The Widecombe-in-the-Moor Website
West Webburn Alpacas
Steve Weymouth & Diane Cackett, Ponsworthy House, Ponsworthy, Newton Abbot, TQ13 7PJ
About a year ago Diane asked me if I thought it was a good idea if we got a dog. She has always kept dogs and after loosing her old Golden retriever I think she felt ready for a replacement. I however was not so keen and very diplomatically tried to point out all the negative aspects to dog ownership and hoped that the matter would rest there. How wrong could I have been! Although Diane seemed to take on board my lack of canine commitment suddenly we seemed to be considering keeping a wholly different species. “What about Alpacas?” she said! After doing our homework and learning as much as we could about them I tried the same tactic which proved very useful for the dog.
The trouble is everybody I talked to had nothing negative to say about them. “They are easy to look after and don’t challenge fences” I was told, “they don’t suffer from foot problems or require special diets” I was told and so the list went on. “They do spit though” (my ears pricked up), “ but only at each other!” It was at this point that I came to the conclusion that perhaps Diane had a point, what about Alpacas? If I couldn’t think of any good reasons not to keep them then perhaps we aught to give it a try.
From that point onwards we did everything possible to avail ourselves of the knowledge and all the necessary skills required. To keep you on your toes Alpacas are definitely different to your more commonly seen four legged grass munchers. They are Camalids after all! related closely to llamas and camels. We discovered most of what we already knew about other animals, almost translated to Alpacas, but not quite.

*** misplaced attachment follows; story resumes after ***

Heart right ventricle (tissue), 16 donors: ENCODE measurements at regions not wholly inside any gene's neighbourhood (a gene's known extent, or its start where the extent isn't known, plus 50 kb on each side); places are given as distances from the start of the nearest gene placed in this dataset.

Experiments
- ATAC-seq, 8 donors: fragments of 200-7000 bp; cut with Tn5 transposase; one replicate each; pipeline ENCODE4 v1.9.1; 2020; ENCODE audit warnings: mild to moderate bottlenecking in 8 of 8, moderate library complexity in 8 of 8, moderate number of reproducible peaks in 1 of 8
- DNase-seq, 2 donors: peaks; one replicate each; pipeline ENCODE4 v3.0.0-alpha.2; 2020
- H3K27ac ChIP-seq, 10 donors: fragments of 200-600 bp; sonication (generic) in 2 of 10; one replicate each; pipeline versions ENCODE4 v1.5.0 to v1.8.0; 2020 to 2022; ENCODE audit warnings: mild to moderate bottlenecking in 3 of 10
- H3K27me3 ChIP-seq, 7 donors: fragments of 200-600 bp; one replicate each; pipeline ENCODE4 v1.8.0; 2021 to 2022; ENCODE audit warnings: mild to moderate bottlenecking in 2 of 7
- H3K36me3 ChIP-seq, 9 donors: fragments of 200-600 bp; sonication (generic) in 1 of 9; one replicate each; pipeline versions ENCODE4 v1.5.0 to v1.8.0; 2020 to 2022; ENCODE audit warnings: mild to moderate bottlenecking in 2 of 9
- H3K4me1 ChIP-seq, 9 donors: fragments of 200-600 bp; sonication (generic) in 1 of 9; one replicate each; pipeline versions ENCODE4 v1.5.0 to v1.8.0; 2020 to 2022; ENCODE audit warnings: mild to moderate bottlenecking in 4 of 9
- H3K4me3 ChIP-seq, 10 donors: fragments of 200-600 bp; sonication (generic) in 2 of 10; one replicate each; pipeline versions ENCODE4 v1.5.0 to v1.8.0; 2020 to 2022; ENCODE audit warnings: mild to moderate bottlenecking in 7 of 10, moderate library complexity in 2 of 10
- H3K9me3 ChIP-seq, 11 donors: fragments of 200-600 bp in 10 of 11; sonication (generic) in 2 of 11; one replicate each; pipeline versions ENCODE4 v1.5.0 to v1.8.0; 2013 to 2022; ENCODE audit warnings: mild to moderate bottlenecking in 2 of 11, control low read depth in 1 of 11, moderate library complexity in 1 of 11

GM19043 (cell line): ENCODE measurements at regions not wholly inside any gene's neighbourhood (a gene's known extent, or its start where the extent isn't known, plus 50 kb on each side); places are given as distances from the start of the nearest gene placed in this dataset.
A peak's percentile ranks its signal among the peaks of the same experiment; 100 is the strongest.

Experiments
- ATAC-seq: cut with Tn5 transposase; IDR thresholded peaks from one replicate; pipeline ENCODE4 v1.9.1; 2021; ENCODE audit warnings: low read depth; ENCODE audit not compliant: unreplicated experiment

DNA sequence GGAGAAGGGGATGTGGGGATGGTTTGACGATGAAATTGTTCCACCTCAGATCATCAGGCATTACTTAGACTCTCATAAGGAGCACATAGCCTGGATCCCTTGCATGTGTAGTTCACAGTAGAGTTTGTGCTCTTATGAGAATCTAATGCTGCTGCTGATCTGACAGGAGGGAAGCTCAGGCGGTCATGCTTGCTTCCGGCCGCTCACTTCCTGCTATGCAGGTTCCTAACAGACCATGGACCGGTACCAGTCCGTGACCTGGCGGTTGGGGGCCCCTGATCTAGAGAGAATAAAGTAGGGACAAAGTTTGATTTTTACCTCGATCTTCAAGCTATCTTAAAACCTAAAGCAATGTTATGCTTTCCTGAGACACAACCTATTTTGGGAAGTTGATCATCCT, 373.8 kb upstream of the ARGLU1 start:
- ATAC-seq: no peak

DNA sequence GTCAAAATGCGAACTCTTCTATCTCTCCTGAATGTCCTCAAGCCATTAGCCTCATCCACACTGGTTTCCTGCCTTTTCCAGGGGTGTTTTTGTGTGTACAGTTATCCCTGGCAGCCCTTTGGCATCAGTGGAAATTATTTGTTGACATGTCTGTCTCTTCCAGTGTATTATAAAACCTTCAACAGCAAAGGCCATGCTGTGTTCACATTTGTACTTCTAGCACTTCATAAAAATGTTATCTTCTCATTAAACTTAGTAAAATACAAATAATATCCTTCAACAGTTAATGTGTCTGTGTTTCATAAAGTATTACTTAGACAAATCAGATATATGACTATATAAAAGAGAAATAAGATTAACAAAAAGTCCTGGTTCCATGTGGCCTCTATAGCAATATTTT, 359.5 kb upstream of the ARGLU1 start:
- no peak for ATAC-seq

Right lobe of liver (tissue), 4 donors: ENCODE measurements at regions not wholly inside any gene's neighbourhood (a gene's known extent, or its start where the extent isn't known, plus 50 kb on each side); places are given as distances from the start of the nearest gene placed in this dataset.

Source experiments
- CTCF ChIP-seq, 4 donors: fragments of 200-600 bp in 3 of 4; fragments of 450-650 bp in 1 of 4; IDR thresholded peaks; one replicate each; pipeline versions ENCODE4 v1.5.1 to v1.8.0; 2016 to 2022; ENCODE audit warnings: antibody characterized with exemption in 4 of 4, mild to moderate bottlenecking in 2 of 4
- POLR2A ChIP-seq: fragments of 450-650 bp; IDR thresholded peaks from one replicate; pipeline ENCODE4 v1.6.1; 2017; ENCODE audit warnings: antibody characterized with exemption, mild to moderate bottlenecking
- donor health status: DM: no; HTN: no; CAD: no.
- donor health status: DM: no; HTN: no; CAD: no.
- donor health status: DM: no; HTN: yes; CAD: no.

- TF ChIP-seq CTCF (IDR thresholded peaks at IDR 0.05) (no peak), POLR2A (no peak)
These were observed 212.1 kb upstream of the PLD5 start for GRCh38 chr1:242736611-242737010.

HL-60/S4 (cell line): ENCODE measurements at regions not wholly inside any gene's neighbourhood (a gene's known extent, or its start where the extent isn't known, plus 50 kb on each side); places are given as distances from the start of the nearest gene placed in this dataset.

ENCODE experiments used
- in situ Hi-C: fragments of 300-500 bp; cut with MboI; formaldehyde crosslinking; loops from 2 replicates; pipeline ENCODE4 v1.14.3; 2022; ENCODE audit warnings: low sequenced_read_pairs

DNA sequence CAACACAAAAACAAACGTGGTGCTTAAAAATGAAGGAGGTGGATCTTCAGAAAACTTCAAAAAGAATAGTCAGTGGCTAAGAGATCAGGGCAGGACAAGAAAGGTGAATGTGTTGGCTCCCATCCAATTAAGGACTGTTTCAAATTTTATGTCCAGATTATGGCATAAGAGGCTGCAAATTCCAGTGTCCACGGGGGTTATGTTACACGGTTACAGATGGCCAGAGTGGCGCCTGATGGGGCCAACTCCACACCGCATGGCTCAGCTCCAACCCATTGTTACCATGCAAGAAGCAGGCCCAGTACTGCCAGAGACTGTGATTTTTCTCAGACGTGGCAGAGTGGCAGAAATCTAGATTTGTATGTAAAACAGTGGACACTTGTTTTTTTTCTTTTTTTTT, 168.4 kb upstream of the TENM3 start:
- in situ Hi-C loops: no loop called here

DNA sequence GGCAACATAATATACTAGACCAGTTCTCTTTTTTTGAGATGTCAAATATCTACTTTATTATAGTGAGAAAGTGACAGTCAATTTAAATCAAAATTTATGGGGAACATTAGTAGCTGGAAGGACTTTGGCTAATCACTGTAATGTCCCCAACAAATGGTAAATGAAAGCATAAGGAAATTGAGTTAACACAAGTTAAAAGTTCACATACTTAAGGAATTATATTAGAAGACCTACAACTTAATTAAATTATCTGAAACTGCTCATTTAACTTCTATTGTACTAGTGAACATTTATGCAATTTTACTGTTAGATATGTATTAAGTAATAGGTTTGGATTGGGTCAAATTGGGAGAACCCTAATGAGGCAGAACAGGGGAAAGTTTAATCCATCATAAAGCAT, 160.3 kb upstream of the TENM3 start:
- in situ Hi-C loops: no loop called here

Next we needed to sort out the practicalities. Where would we keep them, how many did we want, where would we buy them, what age and sex would they be etc etc. The first question answered itself when we happened to mention our plan to like minded friends with a large enough field to accommodate the venture. Things were snowballing!
With the ground work done it was time to book ourselves onto a husbandry course. We attended a day session on an Alpaca farm in North Devon and all thoroughly enjoyed it. Alpacas are definitely infectious, the more you are around them the more you want to be around them. They are very gentle placid creatures who seem to take everything in their stride and are joy to look after.
You can follow the alpacas (and our progress) through the following diary:
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